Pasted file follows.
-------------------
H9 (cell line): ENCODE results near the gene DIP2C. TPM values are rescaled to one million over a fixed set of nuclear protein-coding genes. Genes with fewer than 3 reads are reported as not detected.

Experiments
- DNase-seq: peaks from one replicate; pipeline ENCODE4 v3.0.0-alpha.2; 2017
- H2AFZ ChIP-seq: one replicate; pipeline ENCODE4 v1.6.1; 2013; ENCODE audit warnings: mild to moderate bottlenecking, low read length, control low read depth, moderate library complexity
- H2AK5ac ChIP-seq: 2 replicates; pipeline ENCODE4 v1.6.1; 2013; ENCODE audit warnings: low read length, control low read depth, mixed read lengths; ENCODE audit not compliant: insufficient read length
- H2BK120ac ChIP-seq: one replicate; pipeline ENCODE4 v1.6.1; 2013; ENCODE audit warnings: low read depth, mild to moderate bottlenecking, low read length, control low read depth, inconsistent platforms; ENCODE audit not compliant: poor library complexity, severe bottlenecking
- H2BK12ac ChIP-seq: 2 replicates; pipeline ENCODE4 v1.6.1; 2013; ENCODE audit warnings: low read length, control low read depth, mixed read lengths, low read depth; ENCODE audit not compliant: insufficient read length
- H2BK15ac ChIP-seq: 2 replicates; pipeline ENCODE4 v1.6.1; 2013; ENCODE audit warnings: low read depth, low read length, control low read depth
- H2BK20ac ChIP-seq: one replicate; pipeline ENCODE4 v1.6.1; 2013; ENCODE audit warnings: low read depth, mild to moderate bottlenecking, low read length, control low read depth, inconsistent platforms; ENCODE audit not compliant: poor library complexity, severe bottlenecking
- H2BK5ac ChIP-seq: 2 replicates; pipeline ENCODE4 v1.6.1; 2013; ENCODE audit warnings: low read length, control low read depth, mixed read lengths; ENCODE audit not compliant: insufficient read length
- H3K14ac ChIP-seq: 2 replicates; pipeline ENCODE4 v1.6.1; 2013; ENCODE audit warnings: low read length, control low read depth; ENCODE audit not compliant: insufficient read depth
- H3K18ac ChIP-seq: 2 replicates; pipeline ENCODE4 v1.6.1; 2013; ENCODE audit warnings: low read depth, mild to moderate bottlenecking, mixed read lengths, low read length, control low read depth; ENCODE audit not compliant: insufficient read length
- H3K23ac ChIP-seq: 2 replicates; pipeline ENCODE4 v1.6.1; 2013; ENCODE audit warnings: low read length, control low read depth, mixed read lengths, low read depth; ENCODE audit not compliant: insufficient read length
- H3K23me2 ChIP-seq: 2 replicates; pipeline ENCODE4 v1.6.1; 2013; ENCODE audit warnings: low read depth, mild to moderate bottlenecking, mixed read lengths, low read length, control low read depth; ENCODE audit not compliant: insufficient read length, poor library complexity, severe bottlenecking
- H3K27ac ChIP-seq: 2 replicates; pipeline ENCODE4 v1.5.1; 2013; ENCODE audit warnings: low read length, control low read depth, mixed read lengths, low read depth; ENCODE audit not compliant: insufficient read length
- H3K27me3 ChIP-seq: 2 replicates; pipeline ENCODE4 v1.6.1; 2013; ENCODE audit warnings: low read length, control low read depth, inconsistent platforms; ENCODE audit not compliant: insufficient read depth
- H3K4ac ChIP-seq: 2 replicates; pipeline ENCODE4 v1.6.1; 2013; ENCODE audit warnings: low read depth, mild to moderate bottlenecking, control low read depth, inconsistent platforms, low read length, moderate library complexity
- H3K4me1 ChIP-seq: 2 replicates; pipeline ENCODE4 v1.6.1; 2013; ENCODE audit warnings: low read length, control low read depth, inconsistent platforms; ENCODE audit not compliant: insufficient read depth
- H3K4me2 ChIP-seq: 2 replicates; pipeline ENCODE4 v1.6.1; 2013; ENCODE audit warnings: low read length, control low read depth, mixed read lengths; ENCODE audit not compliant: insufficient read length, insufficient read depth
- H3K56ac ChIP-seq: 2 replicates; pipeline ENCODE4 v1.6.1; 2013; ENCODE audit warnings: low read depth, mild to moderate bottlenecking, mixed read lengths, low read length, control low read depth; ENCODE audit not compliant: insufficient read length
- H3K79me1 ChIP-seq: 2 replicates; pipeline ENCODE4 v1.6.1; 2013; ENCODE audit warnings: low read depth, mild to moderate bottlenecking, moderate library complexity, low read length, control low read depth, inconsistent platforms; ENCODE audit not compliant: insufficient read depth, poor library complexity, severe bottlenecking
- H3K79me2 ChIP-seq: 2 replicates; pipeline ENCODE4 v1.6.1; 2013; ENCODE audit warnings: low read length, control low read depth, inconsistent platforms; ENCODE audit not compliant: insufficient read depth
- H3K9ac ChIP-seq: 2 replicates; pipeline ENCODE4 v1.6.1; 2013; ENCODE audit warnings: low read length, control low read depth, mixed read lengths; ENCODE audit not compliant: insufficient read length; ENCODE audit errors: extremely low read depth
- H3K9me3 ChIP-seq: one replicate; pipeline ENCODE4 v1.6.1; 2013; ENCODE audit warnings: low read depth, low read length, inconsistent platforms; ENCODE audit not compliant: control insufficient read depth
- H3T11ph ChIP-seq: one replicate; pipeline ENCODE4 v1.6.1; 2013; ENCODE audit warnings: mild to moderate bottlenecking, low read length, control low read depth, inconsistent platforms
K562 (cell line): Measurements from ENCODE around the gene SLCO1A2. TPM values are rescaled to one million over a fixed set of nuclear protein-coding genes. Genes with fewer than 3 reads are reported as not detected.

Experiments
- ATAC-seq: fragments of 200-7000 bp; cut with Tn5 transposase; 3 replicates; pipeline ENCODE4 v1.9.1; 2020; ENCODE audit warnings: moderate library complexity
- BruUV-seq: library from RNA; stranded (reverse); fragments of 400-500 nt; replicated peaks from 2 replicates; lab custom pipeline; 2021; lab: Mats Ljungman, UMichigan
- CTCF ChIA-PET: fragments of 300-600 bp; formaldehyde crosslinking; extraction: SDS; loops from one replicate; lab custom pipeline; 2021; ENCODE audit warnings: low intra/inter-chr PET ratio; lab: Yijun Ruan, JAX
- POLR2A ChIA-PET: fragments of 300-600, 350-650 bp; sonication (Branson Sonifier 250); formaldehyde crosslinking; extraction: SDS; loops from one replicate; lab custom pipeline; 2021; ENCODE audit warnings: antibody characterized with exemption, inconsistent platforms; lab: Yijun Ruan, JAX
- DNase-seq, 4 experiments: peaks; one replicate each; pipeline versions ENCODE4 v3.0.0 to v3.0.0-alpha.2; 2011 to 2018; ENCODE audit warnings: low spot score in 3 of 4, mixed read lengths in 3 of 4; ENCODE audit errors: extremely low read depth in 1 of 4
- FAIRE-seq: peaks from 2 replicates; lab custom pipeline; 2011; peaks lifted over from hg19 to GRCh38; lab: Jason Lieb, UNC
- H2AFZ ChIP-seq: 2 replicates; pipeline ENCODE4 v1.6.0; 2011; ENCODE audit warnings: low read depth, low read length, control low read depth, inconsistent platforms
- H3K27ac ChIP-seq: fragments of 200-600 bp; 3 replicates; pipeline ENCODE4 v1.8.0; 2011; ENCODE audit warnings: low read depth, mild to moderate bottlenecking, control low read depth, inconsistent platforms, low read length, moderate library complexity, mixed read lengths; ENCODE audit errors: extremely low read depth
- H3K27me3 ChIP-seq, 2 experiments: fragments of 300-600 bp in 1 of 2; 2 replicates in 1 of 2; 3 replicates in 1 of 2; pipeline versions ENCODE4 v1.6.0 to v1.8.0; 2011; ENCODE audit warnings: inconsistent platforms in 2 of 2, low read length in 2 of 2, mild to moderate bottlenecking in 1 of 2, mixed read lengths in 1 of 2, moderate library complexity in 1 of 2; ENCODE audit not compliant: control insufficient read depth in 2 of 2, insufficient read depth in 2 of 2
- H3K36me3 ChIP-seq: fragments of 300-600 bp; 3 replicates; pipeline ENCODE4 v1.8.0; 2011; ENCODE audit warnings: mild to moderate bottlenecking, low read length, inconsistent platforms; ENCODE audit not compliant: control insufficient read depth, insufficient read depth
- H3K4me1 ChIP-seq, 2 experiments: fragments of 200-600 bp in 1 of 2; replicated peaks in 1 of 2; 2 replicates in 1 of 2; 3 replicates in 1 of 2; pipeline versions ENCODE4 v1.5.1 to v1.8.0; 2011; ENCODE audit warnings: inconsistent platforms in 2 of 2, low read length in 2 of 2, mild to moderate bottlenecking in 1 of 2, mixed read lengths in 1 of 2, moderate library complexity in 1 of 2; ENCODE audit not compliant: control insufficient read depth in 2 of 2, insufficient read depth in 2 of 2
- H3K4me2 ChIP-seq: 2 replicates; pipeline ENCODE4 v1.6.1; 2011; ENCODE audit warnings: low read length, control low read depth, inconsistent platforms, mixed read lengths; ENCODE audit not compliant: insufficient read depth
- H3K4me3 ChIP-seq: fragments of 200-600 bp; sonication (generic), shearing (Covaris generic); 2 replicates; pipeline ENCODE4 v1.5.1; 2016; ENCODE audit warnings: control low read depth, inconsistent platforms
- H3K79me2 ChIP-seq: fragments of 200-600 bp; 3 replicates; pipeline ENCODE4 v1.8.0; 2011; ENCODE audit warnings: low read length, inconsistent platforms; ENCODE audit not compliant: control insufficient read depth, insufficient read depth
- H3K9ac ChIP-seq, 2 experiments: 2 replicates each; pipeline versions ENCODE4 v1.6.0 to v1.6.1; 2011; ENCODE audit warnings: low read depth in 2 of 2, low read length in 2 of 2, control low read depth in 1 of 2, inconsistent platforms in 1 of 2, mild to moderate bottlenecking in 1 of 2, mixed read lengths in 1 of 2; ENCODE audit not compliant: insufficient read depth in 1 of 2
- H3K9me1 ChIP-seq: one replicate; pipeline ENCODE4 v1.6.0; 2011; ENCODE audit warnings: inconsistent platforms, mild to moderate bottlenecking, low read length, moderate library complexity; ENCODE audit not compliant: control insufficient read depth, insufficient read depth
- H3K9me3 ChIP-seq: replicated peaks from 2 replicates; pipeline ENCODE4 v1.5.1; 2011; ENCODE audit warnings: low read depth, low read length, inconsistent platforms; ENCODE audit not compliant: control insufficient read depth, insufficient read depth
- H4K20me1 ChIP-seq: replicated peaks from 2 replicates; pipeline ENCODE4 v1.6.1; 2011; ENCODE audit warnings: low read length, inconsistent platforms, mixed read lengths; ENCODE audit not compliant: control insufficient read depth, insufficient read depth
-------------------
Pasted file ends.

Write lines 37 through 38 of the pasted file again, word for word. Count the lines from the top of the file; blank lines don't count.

- H3K36me3 ChIP-seq: fragments of 300-600 bp; 3 replicates; pipeline ENCODE4 v1.8.0; 2011; ENCODE audit warnings: mild to moderate bottlenecking, low read length, inconsistent platforms; ENCODE audit not compliant: control insufficient read depth, insufficient read depth
- H3K4me1 ChIP-seq, 2 experiments: fragments of 200-600 bp in 1 of 2; replicated peaks in 1 of 2; 2 replicates in 1 of 2; 3 replicates in 1 of 2; pipeline versions ENCODE4 v1.5.1 to v1.8.0; 2011; ENCODE audit warnings: inconsistent platforms in 2 of 2, low read length in 2 of 2, mild to moderate bottlenecking in 1 of 2, mixed read lengths in 1 of 2, moderate library complexity in 1 of 2; ENCODE audit not compliant: control insufficient read depth in 2 of 2, insufficient read depth in 2 of 2